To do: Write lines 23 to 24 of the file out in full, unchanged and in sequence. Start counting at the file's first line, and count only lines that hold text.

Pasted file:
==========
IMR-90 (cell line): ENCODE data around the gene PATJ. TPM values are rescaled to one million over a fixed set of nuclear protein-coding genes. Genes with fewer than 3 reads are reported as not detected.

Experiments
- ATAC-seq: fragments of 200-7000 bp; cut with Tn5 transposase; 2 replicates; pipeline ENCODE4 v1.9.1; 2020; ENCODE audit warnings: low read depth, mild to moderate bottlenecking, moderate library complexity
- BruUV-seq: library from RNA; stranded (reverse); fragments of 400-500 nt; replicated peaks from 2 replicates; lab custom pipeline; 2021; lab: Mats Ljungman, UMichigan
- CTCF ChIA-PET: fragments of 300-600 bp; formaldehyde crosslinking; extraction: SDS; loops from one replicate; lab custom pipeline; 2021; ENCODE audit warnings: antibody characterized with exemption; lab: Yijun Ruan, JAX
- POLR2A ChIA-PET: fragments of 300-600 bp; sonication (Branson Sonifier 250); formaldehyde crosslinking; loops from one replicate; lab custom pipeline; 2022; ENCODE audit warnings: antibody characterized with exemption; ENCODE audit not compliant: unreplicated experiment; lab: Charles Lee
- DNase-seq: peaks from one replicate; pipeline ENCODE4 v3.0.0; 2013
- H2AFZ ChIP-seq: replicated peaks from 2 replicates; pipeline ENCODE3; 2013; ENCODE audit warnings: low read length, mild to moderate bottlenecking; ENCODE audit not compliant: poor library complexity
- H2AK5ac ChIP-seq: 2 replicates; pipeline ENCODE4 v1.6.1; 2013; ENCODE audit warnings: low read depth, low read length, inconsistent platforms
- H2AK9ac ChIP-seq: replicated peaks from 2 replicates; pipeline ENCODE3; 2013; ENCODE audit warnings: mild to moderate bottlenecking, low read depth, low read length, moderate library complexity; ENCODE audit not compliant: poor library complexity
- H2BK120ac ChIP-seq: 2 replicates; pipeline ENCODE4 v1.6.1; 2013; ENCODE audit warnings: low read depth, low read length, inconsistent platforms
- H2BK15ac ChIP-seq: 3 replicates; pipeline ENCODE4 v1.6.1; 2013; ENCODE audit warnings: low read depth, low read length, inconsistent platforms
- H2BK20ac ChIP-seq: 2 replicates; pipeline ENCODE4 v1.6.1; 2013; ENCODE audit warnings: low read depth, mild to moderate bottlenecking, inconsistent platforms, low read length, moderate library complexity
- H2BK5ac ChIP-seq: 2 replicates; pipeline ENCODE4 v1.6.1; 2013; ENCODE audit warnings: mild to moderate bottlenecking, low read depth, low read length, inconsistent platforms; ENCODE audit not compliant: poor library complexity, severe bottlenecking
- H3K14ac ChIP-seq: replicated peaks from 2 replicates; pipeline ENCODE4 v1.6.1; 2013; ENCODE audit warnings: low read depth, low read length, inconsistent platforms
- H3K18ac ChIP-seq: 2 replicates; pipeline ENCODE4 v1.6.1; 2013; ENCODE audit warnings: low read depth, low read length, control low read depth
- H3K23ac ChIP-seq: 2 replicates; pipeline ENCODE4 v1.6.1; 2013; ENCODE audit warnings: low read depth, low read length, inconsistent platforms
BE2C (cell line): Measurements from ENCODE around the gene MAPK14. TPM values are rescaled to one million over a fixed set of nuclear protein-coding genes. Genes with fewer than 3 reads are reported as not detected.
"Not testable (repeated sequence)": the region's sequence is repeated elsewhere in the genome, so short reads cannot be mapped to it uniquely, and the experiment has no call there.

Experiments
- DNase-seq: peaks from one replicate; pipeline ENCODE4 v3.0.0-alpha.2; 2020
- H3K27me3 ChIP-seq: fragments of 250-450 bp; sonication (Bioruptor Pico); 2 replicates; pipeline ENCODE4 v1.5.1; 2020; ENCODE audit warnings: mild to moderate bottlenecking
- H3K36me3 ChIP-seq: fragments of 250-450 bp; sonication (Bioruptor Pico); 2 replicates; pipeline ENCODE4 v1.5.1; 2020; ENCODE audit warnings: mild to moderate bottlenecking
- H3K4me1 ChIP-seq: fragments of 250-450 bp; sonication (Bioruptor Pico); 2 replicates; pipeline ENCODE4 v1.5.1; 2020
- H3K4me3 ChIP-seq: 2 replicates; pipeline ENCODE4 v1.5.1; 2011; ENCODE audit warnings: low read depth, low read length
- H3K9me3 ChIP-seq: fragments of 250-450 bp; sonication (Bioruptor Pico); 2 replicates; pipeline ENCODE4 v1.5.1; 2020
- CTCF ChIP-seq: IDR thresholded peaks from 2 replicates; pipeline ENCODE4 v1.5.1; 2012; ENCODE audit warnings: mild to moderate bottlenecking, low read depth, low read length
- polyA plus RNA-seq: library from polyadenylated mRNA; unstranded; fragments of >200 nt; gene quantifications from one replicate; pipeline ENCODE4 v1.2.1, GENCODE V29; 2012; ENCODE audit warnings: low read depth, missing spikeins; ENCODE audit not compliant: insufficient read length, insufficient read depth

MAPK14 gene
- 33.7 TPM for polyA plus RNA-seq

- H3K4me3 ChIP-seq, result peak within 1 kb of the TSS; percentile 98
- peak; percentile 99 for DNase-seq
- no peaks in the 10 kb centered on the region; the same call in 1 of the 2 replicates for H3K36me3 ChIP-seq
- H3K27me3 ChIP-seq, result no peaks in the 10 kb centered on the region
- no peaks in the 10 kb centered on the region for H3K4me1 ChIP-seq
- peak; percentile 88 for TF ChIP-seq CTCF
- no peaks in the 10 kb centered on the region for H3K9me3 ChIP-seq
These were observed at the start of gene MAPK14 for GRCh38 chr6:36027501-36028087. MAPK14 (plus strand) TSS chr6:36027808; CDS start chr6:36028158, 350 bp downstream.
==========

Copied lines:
- H3K36me3 ChIP-seq: fragments of 250-450 bp; sonication (Bioruptor Pico); 2 replicates; pipeline ENCODE4 v1.5.1; 2020; ENCODE audit warnings: mild to moderate bottlenecking
- H3K4me1 ChIP-seq: fragments of 250-450 bp; sonication (Bioruptor Pico); 2 replicates; pipeline ENCODE4 v1.5.1; 2020